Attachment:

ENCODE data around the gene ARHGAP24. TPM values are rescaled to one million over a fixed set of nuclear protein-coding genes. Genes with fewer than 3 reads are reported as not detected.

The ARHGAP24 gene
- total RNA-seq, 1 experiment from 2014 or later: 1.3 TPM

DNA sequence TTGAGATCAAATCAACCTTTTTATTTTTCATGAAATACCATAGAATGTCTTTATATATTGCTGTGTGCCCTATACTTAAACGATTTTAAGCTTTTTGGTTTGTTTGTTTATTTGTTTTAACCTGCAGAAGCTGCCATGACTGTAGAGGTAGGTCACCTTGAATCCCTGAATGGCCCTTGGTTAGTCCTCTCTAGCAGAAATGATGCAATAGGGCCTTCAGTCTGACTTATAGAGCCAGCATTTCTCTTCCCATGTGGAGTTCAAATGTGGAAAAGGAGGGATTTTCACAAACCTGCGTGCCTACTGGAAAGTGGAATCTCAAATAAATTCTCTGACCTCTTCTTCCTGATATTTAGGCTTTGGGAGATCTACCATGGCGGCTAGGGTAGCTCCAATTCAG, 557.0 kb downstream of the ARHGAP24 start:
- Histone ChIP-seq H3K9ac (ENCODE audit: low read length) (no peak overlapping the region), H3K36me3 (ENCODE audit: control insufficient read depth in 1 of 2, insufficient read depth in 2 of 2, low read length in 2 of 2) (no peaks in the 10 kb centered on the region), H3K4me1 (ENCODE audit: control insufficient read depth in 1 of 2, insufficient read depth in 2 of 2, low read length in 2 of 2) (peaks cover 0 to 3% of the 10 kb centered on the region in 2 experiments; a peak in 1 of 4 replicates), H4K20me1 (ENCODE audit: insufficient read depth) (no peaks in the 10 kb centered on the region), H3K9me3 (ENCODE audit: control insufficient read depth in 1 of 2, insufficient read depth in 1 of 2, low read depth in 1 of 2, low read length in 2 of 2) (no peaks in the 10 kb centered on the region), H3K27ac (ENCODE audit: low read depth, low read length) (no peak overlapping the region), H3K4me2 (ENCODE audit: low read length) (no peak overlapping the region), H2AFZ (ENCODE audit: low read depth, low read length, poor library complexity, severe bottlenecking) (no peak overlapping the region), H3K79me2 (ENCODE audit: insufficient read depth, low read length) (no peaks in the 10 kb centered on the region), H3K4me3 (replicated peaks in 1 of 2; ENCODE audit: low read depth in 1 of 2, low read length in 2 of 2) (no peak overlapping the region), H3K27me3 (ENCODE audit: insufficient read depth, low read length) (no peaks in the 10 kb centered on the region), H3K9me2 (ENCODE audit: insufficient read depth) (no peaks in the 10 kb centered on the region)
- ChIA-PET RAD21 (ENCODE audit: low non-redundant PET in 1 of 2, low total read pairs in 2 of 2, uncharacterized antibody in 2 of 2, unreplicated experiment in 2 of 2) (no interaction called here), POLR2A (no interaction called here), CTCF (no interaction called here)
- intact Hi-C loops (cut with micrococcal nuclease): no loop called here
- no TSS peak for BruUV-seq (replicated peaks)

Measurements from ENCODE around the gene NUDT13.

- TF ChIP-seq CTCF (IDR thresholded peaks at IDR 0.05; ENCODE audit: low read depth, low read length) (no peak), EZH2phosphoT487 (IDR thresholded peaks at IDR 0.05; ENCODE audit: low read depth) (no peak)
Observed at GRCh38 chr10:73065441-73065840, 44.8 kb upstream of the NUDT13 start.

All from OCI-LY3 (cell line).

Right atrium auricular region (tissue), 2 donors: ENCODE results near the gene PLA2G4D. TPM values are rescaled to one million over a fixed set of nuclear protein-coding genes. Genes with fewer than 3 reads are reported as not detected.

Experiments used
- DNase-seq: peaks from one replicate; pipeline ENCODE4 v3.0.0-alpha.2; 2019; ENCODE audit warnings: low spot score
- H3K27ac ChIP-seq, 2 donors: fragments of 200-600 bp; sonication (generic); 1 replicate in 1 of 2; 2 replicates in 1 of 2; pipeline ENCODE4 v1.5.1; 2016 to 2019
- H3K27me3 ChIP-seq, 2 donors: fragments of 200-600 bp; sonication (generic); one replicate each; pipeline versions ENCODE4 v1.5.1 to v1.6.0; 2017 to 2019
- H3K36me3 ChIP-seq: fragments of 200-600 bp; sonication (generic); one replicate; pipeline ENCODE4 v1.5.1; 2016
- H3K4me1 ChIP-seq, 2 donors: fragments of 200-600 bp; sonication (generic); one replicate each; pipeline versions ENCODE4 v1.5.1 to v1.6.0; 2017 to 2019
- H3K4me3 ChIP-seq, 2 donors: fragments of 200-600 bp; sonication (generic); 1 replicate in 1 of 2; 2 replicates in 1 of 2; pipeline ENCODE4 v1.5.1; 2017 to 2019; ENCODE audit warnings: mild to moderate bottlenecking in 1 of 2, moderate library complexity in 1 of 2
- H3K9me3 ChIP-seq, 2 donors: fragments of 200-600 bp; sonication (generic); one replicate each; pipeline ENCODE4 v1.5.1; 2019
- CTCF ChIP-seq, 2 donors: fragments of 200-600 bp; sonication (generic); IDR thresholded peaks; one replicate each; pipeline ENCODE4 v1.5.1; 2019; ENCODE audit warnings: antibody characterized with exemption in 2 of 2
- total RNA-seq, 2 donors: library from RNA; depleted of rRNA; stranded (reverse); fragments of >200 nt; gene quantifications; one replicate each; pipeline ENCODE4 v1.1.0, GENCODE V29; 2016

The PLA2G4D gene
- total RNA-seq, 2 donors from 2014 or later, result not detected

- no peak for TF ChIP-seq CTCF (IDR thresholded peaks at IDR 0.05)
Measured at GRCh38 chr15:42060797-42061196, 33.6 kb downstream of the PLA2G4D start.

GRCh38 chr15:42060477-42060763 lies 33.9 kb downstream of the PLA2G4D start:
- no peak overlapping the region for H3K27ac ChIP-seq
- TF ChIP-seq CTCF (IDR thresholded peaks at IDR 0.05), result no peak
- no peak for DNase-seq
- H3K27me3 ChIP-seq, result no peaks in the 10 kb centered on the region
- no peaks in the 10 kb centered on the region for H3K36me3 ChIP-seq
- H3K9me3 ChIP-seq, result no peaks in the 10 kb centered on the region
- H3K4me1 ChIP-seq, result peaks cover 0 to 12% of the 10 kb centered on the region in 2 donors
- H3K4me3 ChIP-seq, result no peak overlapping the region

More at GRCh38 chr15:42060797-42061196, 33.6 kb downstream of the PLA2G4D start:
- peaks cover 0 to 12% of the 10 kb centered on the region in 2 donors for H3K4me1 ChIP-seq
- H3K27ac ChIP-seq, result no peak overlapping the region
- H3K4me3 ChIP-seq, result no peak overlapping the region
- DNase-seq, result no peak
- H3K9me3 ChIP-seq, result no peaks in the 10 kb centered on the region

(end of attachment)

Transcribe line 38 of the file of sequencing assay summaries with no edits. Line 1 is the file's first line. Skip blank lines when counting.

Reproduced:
- peaks cover 0 to 12% of the 10 kb centered on the region in 2 donors for H3K4me1 ChIP-seq